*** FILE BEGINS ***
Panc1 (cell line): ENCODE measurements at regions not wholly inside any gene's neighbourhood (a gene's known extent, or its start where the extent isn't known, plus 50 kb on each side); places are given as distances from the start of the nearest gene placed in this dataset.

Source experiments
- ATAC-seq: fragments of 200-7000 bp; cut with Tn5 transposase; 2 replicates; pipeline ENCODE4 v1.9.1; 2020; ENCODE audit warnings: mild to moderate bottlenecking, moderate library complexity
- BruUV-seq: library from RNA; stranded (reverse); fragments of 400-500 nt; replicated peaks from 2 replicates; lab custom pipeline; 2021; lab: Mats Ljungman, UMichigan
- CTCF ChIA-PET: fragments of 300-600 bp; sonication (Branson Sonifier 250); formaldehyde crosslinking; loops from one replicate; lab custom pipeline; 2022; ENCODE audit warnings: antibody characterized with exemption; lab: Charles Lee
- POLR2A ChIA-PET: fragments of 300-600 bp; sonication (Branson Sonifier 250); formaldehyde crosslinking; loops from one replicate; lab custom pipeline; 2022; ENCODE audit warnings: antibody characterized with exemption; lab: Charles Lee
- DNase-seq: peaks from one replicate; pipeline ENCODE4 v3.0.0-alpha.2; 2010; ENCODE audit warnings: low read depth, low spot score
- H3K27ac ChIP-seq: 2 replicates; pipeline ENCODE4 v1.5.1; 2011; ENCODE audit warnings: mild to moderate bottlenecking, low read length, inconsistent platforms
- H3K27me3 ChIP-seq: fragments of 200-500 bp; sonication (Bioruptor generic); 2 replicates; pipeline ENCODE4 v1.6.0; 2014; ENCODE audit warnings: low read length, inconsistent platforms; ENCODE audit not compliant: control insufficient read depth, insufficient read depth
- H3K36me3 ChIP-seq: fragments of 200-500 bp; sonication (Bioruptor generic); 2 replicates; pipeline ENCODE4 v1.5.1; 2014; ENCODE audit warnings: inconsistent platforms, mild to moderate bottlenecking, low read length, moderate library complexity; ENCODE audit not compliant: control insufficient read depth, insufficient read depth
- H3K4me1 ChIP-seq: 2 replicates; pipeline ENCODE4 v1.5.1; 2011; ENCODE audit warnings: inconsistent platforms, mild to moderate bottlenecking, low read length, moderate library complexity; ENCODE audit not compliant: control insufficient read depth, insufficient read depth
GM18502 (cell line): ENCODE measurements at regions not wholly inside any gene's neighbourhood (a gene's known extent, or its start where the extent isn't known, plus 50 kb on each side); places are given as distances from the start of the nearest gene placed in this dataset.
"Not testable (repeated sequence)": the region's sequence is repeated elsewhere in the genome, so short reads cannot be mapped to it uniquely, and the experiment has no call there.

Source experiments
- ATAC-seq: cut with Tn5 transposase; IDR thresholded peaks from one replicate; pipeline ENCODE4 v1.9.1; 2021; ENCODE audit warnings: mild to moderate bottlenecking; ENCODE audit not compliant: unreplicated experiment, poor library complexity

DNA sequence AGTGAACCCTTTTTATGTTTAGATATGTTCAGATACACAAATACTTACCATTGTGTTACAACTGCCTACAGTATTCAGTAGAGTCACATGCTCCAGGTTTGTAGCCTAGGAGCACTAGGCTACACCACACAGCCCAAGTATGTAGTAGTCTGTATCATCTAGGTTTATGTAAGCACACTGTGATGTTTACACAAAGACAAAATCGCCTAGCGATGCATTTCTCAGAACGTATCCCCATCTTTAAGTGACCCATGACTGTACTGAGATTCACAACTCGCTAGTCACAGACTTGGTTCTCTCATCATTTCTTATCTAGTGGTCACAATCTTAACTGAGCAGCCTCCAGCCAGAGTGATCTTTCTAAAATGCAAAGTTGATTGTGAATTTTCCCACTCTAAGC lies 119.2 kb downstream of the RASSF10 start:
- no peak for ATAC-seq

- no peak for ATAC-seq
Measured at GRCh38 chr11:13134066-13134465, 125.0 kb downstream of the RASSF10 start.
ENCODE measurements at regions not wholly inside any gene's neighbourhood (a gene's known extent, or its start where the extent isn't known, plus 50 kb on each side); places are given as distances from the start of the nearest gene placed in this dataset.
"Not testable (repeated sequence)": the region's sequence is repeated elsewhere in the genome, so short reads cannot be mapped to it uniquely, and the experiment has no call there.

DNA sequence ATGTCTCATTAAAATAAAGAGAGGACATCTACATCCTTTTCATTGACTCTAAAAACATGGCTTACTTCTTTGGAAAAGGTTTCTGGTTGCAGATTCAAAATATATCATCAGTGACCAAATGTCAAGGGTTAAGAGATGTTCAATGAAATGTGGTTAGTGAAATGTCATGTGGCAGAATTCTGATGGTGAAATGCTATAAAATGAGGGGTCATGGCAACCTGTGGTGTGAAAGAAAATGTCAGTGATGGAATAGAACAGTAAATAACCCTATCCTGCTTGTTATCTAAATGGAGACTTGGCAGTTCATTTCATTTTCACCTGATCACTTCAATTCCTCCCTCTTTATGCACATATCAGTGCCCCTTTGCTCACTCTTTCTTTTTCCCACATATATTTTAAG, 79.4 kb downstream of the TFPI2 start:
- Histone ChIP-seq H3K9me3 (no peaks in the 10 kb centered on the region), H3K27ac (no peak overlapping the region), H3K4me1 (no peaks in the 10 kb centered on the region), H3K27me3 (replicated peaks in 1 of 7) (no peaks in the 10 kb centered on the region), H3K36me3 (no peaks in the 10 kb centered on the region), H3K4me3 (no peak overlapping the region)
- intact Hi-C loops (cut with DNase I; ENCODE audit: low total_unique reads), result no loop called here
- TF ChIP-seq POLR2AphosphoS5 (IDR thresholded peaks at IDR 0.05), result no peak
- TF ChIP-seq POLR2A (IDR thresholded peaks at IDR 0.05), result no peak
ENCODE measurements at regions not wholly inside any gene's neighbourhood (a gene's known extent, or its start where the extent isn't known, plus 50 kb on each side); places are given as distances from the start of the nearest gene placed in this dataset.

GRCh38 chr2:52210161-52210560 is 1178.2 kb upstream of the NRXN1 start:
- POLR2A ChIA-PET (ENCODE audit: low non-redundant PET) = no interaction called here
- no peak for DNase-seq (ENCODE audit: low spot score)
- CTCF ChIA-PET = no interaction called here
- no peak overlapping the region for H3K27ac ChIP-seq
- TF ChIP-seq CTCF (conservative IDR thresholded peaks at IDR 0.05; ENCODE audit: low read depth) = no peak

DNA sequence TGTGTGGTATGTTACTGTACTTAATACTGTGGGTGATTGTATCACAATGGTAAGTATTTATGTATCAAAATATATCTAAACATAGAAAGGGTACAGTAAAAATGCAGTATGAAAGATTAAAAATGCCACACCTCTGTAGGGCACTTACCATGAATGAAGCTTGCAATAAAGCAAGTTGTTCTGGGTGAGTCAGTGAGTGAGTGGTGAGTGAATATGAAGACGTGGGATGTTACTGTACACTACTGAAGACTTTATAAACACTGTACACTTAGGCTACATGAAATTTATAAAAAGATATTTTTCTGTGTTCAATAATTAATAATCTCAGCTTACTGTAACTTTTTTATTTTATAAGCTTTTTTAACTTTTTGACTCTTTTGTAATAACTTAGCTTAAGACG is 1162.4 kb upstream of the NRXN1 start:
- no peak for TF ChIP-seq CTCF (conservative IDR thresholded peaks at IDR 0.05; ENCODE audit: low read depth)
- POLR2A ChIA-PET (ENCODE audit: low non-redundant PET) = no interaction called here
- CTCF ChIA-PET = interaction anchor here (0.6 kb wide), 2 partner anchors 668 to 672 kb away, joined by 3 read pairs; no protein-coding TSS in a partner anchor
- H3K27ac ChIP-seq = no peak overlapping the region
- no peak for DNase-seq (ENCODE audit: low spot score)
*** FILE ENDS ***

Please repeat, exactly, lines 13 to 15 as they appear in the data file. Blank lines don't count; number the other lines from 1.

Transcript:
"Not testable (repeated sequence)": the region's sequence is repeated elsewhere in the genome, so short reads cannot be mapped to it uniquely, and the experiment has no call there.

Source experiments
- ATAC-seq: cut with Tn5 transposase; IDR thresholded peaks from one replicate; pipeline ENCODE4 v1.9.1; 2021; ENCODE audit warnings: mild to moderate bottlenecking; ENCODE audit not compliant: unreplicated experiment, poor library complexity